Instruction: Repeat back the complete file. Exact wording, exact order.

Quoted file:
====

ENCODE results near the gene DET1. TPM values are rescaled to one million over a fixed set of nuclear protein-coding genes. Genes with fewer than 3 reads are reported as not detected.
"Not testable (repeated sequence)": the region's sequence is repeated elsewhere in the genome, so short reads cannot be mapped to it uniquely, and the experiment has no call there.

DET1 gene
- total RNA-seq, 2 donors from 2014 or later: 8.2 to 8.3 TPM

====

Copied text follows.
ENCODE results near the gene DET1. TPM values are rescaled to one million over a fixed set of nuclear protein-coding genes. Genes with fewer than 3 reads are reported as not detected.
"Not testable (repeated sequence)": the region's sequence is repeated elsewhere in the genome, so short reads cannot be mapped to it uniquely, and the experiment has no call there.

DET1 gene
- total RNA-seq, 2 donors from 2014 or later: 8.2 to 8.3 TPM